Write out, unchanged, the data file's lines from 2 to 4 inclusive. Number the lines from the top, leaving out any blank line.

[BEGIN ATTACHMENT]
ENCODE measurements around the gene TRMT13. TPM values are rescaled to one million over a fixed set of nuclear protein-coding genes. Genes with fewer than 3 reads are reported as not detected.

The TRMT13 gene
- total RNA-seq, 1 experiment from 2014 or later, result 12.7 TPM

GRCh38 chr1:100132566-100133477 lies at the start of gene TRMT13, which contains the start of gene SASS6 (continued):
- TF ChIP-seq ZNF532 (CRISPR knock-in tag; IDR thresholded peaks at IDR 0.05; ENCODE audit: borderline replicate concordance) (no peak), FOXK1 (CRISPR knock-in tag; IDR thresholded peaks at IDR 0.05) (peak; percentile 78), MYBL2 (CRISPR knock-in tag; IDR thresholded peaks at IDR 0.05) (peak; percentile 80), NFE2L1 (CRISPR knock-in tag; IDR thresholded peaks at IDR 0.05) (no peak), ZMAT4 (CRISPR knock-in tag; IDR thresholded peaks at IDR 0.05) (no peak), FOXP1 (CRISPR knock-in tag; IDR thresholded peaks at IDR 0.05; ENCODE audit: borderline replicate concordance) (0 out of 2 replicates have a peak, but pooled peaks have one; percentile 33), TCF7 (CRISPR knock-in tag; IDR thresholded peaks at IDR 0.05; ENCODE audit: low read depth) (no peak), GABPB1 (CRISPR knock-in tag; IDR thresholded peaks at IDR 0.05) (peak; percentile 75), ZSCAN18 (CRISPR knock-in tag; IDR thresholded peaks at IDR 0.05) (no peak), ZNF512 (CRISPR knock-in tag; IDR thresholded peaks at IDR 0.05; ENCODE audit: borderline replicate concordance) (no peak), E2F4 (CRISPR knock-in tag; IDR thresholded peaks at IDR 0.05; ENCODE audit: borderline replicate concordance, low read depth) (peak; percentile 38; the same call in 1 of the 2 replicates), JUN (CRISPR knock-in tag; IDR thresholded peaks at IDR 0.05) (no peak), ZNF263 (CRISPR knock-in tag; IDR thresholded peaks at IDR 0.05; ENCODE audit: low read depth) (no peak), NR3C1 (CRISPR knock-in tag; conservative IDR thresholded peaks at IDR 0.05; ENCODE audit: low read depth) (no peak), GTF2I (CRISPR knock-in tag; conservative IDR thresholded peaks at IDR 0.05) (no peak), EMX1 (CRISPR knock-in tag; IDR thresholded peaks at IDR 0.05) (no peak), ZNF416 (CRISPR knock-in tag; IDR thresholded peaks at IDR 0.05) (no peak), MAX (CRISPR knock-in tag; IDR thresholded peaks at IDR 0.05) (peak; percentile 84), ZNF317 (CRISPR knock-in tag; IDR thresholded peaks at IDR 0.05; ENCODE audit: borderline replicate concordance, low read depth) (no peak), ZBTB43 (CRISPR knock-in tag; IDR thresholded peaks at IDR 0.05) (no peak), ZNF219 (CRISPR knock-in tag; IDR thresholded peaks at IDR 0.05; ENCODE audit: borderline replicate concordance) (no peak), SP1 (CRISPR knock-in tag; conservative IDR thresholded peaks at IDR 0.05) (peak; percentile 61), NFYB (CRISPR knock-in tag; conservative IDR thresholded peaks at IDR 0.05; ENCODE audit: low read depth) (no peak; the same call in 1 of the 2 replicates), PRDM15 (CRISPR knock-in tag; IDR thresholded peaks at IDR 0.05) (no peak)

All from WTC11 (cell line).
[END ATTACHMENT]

The TRMT13 gene
- total RNA-seq, 1 experiment from 2014 or later, result 12.7 TPM

GRCh38 chr1:100132566-100133477 lies at the start of gene TRMT13, which contains the start of gene SASS6 (continued):